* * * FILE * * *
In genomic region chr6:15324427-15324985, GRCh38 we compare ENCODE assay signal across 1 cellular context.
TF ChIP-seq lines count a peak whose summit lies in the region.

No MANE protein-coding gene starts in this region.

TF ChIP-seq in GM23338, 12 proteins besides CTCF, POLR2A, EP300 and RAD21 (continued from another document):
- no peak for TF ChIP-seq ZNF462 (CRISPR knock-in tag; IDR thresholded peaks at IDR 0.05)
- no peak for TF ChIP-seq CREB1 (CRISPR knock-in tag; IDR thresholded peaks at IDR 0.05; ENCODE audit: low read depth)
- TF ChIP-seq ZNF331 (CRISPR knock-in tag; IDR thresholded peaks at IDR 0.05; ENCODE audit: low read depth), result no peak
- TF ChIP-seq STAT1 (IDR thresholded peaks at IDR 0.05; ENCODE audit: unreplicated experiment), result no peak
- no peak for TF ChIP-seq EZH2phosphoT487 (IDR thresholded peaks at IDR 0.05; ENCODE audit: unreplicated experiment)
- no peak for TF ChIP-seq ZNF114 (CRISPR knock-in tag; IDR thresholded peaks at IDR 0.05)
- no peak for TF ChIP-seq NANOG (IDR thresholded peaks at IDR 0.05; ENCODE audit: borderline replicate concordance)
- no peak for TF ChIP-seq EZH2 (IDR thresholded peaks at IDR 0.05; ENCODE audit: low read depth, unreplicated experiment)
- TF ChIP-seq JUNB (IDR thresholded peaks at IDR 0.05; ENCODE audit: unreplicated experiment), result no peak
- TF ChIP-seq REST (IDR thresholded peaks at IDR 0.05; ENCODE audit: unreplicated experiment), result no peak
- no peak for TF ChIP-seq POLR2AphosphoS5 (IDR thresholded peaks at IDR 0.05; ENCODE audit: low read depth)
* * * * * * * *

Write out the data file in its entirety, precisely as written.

In genomic region chr6:15324427-15324985, GRCh38 we compare ENCODE assay signal across 1 cellular context.
TF ChIP-seq lines count a peak whose summit lies in the region.

No MANE protein-coding gene starts in this region.

TF ChIP-seq in GM23338, 12 proteins besides CTCF, POLR2A, EP300 and RAD21 (continued from another document):
- no peak for TF ChIP-seq ZNF462 (CRISPR knock-in tag; IDR thresholded peaks at IDR 0.05)
- no peak for TF ChIP-seq CREB1 (CRISPR knock-in tag; IDR thresholded peaks at IDR 0.05; ENCODE audit: low read depth)
- TF ChIP-seq ZNF331 (CRISPR knock-in tag; IDR thresholded peaks at IDR 0.05; ENCODE audit: low read depth), result no peak
- TF ChIP-seq STAT1 (IDR thresholded peaks at IDR 0.05; ENCODE audit: unreplicated experiment), result no peak
- no peak for TF ChIP-seq EZH2phosphoT487 (IDR thresholded peaks at IDR 0.05; ENCODE audit: unreplicated experiment)
- no peak for TF ChIP-seq ZNF114 (CRISPR knock-in tag; IDR thresholded peaks at IDR 0.05)
- no peak for TF ChIP-seq NANOG (IDR thresholded peaks at IDR 0.05; ENCODE audit: borderline replicate concordance)
- no peak for TF ChIP-seq EZH2 (IDR thresholded peaks at IDR 0.05; ENCODE audit: low read depth, unreplicated experiment)
- TF ChIP-seq JUNB (IDR thresholded peaks at IDR 0.05; ENCODE audit: unreplicated experiment), result no peak
- TF ChIP-seq REST (IDR thresholded peaks at IDR 0.05; ENCODE audit: unreplicated experiment), result no peak
- no peak for TF ChIP-seq POLR2AphosphoS5 (IDR thresholded peaks at IDR 0.05; ENCODE audit: low read depth)